Missouri Vital Records

From FamilySearch Wiki
Jump to navigation Jump to search
Missouri Wiki Topics
Missouri flag.png
Beginning Research
Record Types
Missouri Background
Cultural Groups
Local Research Resources

Introduction to Missouri Vital Records[edit | edit source]

Vital Records consist of births, adoptions, marriages, divorces, and deaths recorded on registers, certificates, and documents. United States Vital Records has additional research guidance on researching and using vital records. A copy or an extract of most original records can be purchased from the Missouri Vital Records State Department of Health or the County Clerk's office of the county where the event occurred.

Vital Records Collage.JPG

Vital Records Reference Dates[edit | edit source]

Missouri's civil records start the following years:

Birth County Marriages Death
Began when county organized
Statewide Registration 1883-1893, then 1909 1881 1883-1893, then 1909
General Compliance 1927 1881 1911

Brief History of Vital Records in Missouri[edit | edit source]

In 1883, the Missouri General Assembly enacted legislation providing for the Board of Health to have supervision of the statewide registration of births and deaths. This supervision amounted to prescribing “such forms and recommend[ing] such legislation as shall be deemed necessary for a thorough and complete registration of vital and mortuary statistics through the state.” (Laws of the State of Missouri, 1883, page 96/section 7) The State Board of Health was charged with preparing printed forms of certificates of births and deaths; these were to be provided to the clerks of the various counties and it was the duty of the county clerks to furnish the printed forms to the persons required to file birth and death reports.

This law did not make the reporting of all births and deaths mandatory. Due to non-compliance, the General Assembly repealed the statutes relating to the registration of births and deaths in Missouri in 1893.

It was not until 1910 that the General Assembly again provided for the registration of births and deaths on a statewide basis. Approved May 6, 1909, the act was to “provide for the immediate registration of all births and deaths throughout the state of Missouri by means of certificates of births and deaths and burial or removal permits; requiring prompt returns to the central bureau of vital statistics at the capital of the state, as required to be established by the state board of health, and to insure the thorough organization and efficiency of the registration of vital statistics throughout the state, and providing certain penalties” (Laws of the State of Missouri, 1909, page 538). Pursuant to this 1909 law, all births and deaths that occur in Missouri are reported to the Missouri Department of Health and Senior Services. The Bureau of Vital Records maintains these birth and death records.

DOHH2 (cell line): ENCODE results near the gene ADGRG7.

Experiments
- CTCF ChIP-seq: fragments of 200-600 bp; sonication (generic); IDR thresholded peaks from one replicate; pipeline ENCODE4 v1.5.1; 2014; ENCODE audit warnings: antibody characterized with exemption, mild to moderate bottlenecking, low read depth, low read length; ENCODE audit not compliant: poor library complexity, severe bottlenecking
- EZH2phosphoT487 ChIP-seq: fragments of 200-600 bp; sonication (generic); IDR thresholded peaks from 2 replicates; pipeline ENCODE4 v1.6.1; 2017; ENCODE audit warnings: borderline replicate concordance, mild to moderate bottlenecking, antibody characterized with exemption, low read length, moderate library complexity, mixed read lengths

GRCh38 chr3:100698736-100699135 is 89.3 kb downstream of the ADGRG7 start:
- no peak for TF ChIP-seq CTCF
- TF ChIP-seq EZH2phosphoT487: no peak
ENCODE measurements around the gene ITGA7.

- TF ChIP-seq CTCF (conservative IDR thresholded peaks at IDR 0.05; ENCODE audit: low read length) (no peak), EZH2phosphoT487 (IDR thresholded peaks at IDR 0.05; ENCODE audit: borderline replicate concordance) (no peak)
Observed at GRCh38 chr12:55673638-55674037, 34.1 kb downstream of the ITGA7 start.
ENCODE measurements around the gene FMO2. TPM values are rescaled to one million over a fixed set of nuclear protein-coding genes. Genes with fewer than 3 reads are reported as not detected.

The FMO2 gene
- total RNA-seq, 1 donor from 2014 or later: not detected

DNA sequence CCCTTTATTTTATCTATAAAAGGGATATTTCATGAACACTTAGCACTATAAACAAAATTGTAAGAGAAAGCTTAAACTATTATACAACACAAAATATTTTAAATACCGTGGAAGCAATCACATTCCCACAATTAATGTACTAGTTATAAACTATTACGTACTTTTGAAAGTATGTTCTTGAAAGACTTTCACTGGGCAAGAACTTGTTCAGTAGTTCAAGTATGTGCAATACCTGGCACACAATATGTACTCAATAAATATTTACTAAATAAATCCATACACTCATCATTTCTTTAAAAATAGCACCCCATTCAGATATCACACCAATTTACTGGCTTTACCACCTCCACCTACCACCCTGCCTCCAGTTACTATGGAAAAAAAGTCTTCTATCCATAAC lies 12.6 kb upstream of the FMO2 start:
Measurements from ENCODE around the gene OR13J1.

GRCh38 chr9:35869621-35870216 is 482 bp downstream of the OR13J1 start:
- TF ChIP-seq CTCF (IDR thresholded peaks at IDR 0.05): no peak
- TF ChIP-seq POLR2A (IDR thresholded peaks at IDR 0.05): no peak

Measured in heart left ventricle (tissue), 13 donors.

Missouri Birth, Marriage and Death Records Online[edit | edit source]

The following is a list of online resources useful for locating Missouri Vital Records which consist of births, adoptions, marriages, divorces, and deaths. Check Missouri Vital Records Online for more information about the resources listed below. Most online resources for Missouri Vital Records are indexes. After locating a person in an index always consult the original record to confirm the information in the index.

Online databases:



Ordering information for Birth, Marriage, Death Certificates:

Additional Websites to other Missouri Databases:

Birth Records[edit | edit source]

Online databases for Missouri Birth Records

County and City Records of Births and Deaths[edit | edit source]

Statewide registration of births and deaths began in 1863, but registration was not compulsory. Missouri has required registration in each county only during the years 1883 to 1893 and since 1909. The state did not achieve 90 percent registration of births until 1927 and of deaths until 1911.

Write to the appropriate county clerk for records before 1910. Those from 1883 to 1893 are also available from the Missouri State Archives.

The Family History Library has copies of most of the existing civil vital records in Missouri from about 1883 to the early 1900s. For example, records of Jefferson County births, stillbirths, and deaths from 1883 to 1892 are available.

State Records of Births and Deaths[edit | edit source]